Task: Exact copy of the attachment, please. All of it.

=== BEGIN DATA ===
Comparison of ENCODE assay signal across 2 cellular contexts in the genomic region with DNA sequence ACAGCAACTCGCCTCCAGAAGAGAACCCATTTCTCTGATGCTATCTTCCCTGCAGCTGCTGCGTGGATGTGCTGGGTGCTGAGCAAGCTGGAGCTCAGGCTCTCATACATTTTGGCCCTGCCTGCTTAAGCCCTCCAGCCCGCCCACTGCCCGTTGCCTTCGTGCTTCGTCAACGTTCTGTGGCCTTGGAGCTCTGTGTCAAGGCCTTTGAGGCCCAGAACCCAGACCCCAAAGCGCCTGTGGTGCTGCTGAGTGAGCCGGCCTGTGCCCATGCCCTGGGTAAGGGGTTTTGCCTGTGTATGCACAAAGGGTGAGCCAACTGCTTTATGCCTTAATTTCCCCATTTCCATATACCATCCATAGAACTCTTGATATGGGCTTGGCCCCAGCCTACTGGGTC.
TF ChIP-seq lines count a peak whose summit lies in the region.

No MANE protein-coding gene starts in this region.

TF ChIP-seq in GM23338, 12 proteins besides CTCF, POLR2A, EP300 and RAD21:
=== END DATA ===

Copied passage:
Comparison of ENCODE assay signal across 2 cellular contexts in the genomic region with DNA sequence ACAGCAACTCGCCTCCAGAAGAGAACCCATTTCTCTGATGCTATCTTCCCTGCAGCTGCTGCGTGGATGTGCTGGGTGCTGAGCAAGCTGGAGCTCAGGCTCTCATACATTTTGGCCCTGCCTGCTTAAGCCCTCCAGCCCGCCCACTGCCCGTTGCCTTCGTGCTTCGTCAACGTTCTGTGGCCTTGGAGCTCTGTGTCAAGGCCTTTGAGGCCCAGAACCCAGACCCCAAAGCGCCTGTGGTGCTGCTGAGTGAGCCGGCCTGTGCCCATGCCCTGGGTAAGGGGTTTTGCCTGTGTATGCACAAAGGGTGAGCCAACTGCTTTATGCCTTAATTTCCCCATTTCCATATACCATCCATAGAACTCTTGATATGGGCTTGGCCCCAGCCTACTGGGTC.
TF ChIP-seq lines count a peak whose summit lies in the region.

No MANE protein-coding gene starts in this region.

TF ChIP-seq in GM23338, 12 proteins besides CTCF, POLR2A, EP300 and RAD21: